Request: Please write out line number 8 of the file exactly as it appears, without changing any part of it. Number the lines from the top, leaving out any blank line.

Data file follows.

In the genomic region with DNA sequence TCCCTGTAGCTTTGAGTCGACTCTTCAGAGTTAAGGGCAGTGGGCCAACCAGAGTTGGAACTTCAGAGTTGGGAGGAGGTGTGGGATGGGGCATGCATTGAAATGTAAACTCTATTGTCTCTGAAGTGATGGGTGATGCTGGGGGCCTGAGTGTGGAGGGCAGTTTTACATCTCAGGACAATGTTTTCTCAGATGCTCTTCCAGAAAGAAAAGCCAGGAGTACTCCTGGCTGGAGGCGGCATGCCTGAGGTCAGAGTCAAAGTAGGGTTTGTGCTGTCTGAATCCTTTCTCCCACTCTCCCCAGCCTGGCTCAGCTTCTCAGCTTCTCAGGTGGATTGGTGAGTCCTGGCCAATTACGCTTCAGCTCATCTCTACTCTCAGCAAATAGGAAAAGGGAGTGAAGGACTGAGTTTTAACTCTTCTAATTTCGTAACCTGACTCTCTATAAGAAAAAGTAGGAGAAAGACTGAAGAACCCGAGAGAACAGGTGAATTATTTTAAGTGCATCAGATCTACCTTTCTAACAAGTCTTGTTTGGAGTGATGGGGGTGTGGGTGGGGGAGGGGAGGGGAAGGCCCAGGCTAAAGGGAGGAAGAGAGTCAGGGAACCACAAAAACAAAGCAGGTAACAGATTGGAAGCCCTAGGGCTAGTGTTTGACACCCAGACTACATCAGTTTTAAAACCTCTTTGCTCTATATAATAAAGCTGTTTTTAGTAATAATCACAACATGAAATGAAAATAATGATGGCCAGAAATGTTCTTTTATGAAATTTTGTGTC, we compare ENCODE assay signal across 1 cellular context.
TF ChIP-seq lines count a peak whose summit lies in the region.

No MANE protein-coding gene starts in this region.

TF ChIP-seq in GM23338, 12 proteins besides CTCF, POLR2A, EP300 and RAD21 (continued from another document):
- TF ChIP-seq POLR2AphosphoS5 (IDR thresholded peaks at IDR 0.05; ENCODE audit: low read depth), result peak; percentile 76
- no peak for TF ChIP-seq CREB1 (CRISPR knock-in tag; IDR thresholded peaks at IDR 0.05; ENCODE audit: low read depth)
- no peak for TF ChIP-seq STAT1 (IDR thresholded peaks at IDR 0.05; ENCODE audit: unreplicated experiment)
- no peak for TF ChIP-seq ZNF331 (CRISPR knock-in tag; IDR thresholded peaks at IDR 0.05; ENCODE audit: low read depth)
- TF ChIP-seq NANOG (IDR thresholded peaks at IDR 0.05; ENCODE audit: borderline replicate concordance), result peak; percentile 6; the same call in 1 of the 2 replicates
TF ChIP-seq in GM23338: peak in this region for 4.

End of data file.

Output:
- no peak for TF ChIP-seq ZNF331 (CRISPR knock-in tag; IDR thresholded peaks at IDR 0.05; ENCODE audit: low read depth)